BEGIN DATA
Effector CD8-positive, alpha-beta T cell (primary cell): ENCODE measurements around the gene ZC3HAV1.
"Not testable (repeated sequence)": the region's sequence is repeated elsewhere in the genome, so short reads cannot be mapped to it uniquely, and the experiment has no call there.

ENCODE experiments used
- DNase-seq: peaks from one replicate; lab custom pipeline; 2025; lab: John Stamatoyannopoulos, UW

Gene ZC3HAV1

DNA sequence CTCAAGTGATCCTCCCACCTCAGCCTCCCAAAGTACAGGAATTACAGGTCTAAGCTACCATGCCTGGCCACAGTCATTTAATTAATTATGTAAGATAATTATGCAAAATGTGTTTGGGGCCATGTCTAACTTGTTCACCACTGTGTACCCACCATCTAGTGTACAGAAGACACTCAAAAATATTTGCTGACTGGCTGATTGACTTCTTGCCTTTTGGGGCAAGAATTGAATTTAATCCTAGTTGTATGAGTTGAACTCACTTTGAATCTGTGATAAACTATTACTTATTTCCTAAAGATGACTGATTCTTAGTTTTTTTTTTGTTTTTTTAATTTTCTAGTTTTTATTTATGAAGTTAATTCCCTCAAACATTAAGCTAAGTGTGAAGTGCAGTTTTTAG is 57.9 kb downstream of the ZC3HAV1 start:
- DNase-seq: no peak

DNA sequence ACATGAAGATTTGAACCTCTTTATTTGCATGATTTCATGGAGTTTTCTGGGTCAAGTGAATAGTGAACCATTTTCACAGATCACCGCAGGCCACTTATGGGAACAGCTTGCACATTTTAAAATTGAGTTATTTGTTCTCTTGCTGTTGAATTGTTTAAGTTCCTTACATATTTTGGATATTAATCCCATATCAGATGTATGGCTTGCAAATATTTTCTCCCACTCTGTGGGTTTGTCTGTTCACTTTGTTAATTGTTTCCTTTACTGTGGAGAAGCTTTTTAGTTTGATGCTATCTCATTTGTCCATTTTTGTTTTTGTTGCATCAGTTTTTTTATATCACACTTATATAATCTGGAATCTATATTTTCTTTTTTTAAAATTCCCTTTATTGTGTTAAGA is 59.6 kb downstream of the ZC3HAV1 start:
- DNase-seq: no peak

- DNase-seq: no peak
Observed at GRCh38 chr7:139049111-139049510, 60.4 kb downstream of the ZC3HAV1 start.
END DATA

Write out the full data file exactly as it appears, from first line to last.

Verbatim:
Effector CD8-positive, alpha-beta T cell (primary cell): ENCODE measurements around the gene ZC3HAV1.
"Not testable (repeated sequence)": the region's sequence is repeated elsewhere in the genome, so short reads cannot be mapped to it uniquely, and the experiment has no call there.

ENCODE experiments used
- DNase-seq: peaks from one replicate; lab custom pipeline; 2025; lab: John Stamatoyannopoulos, UW

Gene ZC3HAV1

DNA sequence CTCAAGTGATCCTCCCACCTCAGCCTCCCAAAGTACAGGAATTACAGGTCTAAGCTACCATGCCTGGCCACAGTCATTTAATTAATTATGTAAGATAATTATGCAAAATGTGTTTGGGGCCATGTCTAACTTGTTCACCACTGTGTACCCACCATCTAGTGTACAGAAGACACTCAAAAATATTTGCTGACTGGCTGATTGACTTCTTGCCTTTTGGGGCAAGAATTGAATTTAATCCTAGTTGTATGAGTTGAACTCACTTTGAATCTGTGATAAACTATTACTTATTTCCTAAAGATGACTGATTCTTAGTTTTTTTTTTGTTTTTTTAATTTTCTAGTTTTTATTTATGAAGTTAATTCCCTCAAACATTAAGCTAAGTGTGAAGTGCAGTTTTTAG is 57.9 kb downstream of the ZC3HAV1 start:
- DNase-seq: no peak

DNA sequence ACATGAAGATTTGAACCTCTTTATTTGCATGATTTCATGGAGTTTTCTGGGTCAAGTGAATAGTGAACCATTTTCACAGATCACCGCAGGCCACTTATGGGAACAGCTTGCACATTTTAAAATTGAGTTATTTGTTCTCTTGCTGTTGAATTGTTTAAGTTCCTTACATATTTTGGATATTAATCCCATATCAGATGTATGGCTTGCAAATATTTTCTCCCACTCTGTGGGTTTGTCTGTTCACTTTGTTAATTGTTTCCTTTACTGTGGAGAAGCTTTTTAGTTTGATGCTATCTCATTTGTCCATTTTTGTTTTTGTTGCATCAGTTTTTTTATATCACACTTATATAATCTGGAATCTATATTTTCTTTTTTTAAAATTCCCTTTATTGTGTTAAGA is 59.6 kb downstream of the ZC3HAV1 start:
- DNase-seq: no peak

- DNase-seq: no peak
Observed at GRCh38 chr7:139049111-139049510, 60.4 kb downstream of the ZC3HAV1 start.